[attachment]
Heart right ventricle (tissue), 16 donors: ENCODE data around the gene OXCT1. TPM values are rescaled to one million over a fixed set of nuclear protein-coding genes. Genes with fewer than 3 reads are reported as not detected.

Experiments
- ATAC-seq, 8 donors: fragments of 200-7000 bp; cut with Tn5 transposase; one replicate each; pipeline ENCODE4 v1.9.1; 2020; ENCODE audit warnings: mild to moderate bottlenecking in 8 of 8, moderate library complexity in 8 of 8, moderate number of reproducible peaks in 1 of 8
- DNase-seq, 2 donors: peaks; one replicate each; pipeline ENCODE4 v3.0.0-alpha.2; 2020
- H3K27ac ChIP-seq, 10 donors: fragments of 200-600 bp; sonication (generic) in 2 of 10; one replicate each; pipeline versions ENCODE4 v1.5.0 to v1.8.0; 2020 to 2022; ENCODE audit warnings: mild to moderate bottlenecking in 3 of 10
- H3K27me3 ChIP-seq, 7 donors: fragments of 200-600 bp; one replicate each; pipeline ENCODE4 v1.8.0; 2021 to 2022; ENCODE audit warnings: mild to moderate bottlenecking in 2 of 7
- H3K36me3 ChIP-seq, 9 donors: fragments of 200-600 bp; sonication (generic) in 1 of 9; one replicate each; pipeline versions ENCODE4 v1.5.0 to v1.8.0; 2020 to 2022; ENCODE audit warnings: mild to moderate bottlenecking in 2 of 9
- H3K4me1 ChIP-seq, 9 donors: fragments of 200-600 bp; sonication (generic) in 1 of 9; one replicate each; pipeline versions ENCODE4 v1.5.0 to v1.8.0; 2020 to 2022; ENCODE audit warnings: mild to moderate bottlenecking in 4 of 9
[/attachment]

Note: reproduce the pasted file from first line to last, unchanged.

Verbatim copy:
Heart right ventricle (tissue), 16 donors: ENCODE data around the gene OXCT1. TPM values are rescaled to one million over a fixed set of nuclear protein-coding genes. Genes with fewer than 3 reads are reported as not detected.

Experiments
- ATAC-seq, 8 donors: fragments of 200-7000 bp; cut with Tn5 transposase; one replicate each; pipeline ENCODE4 v1.9.1; 2020; ENCODE audit warnings: mild to moderate bottlenecking in 8 of 8, moderate library complexity in 8 of 8, moderate number of reproducible peaks in 1 of 8
- DNase-seq, 2 donors: peaks; one replicate each; pipeline ENCODE4 v3.0.0-alpha.2; 2020
- H3K27ac ChIP-seq, 10 donors: fragments of 200-600 bp; sonication (generic) in 2 of 10; one replicate each; pipeline versions ENCODE4 v1.5.0 to v1.8.0; 2020 to 2022; ENCODE audit warnings: mild to moderate bottlenecking in 3 of 10
- H3K27me3 ChIP-seq, 7 donors: fragments of 200-600 bp; one replicate each; pipeline ENCODE4 v1.8.0; 2021 to 2022; ENCODE audit warnings: mild to moderate bottlenecking in 2 of 7
- H3K36me3 ChIP-seq, 9 donors: fragments of 200-600 bp; sonication (generic) in 1 of 9; one replicate each; pipeline versions ENCODE4 v1.5.0 to v1.8.0; 2020 to 2022; ENCODE audit warnings: mild to moderate bottlenecking in 2 of 9
- H3K4me1 ChIP-seq, 9 donors: fragments of 200-600 bp; sonication (generic) in 1 of 9; one replicate each; pipeline versions ENCODE4 v1.5.0 to v1.8.0; 2020 to 2022; ENCODE audit warnings: mild to moderate bottlenecking in 4 of 9